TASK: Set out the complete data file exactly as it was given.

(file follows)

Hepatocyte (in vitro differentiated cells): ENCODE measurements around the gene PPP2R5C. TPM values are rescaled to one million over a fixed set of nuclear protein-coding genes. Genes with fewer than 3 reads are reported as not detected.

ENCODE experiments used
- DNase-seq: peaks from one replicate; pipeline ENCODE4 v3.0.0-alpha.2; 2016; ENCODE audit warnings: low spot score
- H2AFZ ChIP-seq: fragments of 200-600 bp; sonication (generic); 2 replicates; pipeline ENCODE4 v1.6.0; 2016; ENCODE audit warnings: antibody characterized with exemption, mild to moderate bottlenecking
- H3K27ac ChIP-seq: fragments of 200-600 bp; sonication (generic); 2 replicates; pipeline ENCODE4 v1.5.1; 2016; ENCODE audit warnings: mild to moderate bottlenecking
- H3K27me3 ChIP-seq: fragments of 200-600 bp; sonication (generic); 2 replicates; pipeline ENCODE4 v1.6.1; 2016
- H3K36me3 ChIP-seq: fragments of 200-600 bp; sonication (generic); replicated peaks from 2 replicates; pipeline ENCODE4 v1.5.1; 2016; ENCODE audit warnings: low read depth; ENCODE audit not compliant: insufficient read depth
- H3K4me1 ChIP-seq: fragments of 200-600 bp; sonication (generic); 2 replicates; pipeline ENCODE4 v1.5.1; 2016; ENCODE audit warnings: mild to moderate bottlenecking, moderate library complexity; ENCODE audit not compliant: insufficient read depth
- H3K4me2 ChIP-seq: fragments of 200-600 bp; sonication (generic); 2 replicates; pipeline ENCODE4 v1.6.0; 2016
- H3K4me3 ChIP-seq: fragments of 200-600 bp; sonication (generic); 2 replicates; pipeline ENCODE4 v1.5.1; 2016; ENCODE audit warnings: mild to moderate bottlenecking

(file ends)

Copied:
Hepatocyte (in vitro differentiated cells): ENCODE measurements around the gene PPP2R5C. TPM values are rescaled to one million over a fixed set of nuclear protein-coding genes. Genes with fewer than 3 reads are reported as not detected.

ENCODE experiments used
- DNase-seq: peaks from one replicate; pipeline ENCODE4 v3.0.0-alpha.2; 2016; ENCODE audit warnings: low spot score
- H2AFZ ChIP-seq: fragments of 200-600 bp; sonication (generic); 2 replicates; pipeline ENCODE4 v1.6.0; 2016; ENCODE audit warnings: antibody characterized with exemption, mild to moderate bottlenecking
- H3K27ac ChIP-seq: fragments of 200-600 bp; sonication (generic); 2 replicates; pipeline ENCODE4 v1.5.1; 2016; ENCODE audit warnings: mild to moderate bottlenecking
- H3K27me3 ChIP-seq: fragments of 200-600 bp; sonication (generic); 2 replicates; pipeline ENCODE4 v1.6.1; 2016
- H3K36me3 ChIP-seq: fragments of 200-600 bp; sonication (generic); replicated peaks from 2 replicates; pipeline ENCODE4 v1.5.1; 2016; ENCODE audit warnings: low read depth; ENCODE audit not compliant: insufficient read depth
- H3K4me1 ChIP-seq: fragments of 200-600 bp; sonication (generic); 2 replicates; pipeline ENCODE4 v1.5.1; 2016; ENCODE audit warnings: mild to moderate bottlenecking, moderate library complexity; ENCODE audit not compliant: insufficient read depth
- H3K4me2 ChIP-seq: fragments of 200-600 bp; sonication (generic); 2 replicates; pipeline ENCODE4 v1.6.0; 2016
- H3K4me3 ChIP-seq: fragments of 200-600 bp; sonication (generic); 2 replicates; pipeline ENCODE4 v1.5.1; 2016; ENCODE audit warnings: mild to moderate bottlenecking